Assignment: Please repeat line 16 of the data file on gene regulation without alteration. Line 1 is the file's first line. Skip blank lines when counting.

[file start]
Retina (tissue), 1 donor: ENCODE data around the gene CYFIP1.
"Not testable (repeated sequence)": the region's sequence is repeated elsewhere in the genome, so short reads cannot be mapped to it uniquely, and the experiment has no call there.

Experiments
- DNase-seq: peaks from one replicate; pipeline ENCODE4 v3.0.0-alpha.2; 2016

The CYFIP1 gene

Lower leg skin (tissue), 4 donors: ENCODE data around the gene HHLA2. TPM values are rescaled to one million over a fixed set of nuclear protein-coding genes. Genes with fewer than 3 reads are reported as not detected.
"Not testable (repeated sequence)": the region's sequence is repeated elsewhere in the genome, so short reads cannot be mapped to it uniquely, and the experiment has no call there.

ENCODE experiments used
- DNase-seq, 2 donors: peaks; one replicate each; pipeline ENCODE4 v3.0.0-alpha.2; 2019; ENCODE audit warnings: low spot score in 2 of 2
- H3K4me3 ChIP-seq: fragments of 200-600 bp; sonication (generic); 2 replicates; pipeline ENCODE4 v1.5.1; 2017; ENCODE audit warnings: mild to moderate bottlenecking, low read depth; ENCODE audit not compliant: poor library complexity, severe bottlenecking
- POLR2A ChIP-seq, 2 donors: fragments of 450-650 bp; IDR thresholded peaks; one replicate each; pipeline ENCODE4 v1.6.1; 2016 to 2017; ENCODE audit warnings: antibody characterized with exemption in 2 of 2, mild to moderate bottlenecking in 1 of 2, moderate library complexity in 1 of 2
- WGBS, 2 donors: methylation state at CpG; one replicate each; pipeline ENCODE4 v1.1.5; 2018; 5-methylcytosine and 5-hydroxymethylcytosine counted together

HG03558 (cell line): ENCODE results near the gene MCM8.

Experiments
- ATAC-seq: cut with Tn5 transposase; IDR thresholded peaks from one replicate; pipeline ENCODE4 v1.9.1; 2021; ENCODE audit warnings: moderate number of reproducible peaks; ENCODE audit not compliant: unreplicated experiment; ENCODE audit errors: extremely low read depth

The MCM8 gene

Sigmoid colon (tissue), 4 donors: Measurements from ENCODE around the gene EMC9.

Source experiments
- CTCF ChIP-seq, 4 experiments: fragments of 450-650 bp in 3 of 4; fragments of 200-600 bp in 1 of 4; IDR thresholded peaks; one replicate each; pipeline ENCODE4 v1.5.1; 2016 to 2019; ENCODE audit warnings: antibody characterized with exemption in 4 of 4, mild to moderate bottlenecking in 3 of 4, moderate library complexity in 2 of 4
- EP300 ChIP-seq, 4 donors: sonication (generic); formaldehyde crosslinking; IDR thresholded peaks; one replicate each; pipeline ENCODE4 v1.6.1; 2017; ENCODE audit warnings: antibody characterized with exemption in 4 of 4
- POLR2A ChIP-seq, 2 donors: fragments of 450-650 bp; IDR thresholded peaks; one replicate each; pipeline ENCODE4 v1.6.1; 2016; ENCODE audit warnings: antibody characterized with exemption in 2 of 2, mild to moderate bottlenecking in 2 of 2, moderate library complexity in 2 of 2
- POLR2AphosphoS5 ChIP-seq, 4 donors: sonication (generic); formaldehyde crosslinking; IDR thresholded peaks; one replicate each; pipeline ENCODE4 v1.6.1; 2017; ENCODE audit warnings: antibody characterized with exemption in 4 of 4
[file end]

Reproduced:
The MCM8 gene